Assignment Three


Assignment 3: Multi player extension

Assigned: Tuesday, Mar 20, 2012
Due: Tuesday, Apr 10, 2012 (before 11:59pm)

Project Description

In this assignment you will take the single player game you produced in assignment 2 and extend it to a multiplayer game played between players on at least two machines connected by a local network. You will continue to work in the same teams as for assignment 2 unless special arrangements are made otherwise.

The basic requirement of this assignment is to make your game playable between multiple players connected by a network. Each player will have their own machine, controls, display, etc. The game will be played in a shared environment derived from the single player game environment you currently have. The scoring system is again up to you, you may extend the existing scoring to make it appropriately competitive among multiple players, or you can change the object of the gameplay to make a reasonable multiplayer game if a simple extension of what you already have would not be appropriate.

There are several issues to note in doing this upgrade.


As before, we're allowing three weeks for this project. You no doubt realize by now if you didn't before that there's a lot to do and you should start early. Once again, you'll have weekly milestones to meet, and once again, each of these will be turned in via the usual turnin scheme.

  1. Week 1: You will turn in a document with the following information:

    • Code architecture for your upgrade. What changes have you made to your game to make it multiplayer? How are you handling the client-server issues? Are you planning game upgrades beyond the basic networking requirements? What will they be? What is the division of labor on your team this time around, what have you done already, and what is the order you plan to tackle things over the remaining two weeks?

    • Week 2: Technology demo and status update. You should document your progress and provide a demo, as before. You should also note any changes in your plans as in the last assignment so you and we will know how much on track you are.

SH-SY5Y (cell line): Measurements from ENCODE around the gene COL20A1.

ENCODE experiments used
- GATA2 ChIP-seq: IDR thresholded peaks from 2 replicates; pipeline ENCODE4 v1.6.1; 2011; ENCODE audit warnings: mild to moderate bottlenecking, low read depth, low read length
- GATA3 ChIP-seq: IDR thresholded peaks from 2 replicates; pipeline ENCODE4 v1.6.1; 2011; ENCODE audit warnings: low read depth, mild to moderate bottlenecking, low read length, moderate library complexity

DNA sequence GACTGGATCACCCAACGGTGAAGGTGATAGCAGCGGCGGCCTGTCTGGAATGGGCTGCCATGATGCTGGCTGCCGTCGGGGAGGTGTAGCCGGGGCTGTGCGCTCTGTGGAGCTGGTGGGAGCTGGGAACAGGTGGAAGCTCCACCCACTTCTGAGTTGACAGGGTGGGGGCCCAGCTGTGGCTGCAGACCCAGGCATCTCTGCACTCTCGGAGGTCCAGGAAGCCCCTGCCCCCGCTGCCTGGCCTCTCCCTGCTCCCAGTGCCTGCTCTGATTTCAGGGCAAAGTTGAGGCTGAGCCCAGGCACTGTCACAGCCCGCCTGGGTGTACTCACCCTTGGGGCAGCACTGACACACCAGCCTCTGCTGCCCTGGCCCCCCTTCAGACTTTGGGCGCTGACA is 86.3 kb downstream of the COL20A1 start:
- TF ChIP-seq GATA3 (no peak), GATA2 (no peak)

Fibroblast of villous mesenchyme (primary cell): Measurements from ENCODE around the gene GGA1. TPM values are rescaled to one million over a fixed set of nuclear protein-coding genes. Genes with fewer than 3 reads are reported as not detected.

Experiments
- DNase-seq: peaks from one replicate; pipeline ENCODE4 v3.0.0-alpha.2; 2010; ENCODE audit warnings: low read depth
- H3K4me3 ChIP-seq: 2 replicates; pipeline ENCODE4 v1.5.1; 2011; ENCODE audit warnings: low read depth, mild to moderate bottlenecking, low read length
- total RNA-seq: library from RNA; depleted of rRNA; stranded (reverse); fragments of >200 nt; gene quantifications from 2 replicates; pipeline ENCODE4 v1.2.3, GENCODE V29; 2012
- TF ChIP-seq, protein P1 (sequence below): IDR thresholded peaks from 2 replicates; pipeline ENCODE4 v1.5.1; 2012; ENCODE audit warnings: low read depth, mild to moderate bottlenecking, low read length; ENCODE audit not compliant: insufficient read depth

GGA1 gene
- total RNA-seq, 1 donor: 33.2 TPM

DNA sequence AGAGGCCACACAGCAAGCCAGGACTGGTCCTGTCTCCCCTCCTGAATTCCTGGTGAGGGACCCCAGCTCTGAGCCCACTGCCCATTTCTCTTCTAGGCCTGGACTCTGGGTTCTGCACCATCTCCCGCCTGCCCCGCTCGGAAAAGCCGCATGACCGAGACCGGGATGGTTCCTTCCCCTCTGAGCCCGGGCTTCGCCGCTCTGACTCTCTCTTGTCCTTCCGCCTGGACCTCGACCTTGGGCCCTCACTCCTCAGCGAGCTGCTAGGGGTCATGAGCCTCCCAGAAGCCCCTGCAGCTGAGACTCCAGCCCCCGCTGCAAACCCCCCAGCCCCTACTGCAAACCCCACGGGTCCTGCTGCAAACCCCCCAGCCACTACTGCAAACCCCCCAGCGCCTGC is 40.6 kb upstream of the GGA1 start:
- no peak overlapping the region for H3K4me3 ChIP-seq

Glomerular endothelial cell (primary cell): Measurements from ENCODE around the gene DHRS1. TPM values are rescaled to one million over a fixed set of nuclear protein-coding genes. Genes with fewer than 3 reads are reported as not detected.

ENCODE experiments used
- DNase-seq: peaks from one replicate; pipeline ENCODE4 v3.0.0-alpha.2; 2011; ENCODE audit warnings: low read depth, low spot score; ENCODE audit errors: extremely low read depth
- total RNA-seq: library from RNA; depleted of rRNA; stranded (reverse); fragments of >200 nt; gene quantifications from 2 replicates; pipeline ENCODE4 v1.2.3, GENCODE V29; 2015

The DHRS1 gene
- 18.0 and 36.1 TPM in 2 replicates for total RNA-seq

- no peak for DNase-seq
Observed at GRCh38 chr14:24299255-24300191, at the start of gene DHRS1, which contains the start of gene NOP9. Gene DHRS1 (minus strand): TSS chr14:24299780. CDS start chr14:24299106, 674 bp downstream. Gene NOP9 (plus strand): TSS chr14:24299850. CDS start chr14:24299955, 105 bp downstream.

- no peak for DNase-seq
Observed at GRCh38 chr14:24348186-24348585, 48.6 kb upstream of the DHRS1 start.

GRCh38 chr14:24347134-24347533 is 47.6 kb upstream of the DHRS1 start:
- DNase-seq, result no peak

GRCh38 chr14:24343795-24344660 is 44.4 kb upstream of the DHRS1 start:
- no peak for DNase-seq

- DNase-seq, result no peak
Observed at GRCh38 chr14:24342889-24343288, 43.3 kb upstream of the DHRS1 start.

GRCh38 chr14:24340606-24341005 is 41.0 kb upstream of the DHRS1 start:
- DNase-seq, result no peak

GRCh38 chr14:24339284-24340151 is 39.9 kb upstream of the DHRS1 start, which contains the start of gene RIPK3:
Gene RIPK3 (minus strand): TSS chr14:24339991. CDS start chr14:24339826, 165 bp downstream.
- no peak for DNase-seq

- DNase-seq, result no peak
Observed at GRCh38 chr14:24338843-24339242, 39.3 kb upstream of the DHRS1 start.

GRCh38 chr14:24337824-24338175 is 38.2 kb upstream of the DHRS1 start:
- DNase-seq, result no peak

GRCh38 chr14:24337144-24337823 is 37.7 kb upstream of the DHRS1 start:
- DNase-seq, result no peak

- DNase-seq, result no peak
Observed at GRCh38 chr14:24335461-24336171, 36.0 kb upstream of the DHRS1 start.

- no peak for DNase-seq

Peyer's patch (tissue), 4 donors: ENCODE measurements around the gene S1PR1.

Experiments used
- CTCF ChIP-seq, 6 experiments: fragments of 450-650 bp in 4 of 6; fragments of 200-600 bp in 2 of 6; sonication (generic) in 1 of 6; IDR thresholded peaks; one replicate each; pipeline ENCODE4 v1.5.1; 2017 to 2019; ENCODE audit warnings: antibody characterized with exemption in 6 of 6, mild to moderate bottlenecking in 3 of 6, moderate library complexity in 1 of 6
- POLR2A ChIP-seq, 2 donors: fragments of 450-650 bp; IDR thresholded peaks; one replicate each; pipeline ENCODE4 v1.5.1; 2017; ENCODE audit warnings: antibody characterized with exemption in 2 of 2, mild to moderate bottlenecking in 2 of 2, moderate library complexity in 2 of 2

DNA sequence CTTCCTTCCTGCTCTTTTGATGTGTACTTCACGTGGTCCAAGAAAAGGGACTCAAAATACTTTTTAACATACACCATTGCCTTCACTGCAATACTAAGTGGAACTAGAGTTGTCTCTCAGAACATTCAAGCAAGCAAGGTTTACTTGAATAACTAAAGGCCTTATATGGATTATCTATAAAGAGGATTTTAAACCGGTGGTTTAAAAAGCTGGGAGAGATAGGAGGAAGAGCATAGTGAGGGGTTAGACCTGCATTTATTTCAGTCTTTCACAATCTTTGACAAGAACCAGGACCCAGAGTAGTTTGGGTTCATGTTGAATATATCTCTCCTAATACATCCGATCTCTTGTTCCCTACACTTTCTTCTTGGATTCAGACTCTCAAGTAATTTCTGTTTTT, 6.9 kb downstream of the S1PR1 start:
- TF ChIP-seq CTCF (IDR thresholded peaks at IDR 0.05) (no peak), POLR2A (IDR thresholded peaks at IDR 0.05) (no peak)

• Week 3: Final game. You should turn in something like the last two assignments, a resource tree that includes a working executable built against any installed versions of the libraries you've used. Other libraries that aren't installed must be included in your tree, obviously, and we must be able to run your game as delivered. You don't need to do any fancier packaging, just make it run as delivered on the lab machines. You should also include a user manual and a final project update that details and explains places where you've managed to do better or worse than you had planned and why. Finally, each member of your team will turn in separately (not as part of the team's game package) an evaluation of the performance of your team on this project, your strengths, weaknesses, what you'd do differently if you were starting again, the main things you've learned. The evaluation must include a specific evaluation of your own performance and that of each of your team members, again both strengths and weaknesses. This will be kept confidential and will be taken into consideration in grading.

Getting started

Hopefully, you're already started since this is a continuation of an ongoing project. Keep at it and have fun.

Turning it in

As for previous assignments.


Pretty much what we said before about assignment 2. Note that if you have time for enhancements, you can use them to mitigate things you didn't get done last time, for extra credit, and generally to produce a better game. But, make sure you meet the requirements in time before doing any of that. And when considering enhancements, realize that improving the UI and epecially the gameplay is generally a better place to spend your time than adding bells and whistles (okay, rockets and bombs). If you end up showing this off to people later, you'd much rather they get involved in playing it than for you to have to hang over their shoulder showing off your special effects and apologizing that you never actually got it to a playable state.

Last modified: 03/18/12 by Don Fussell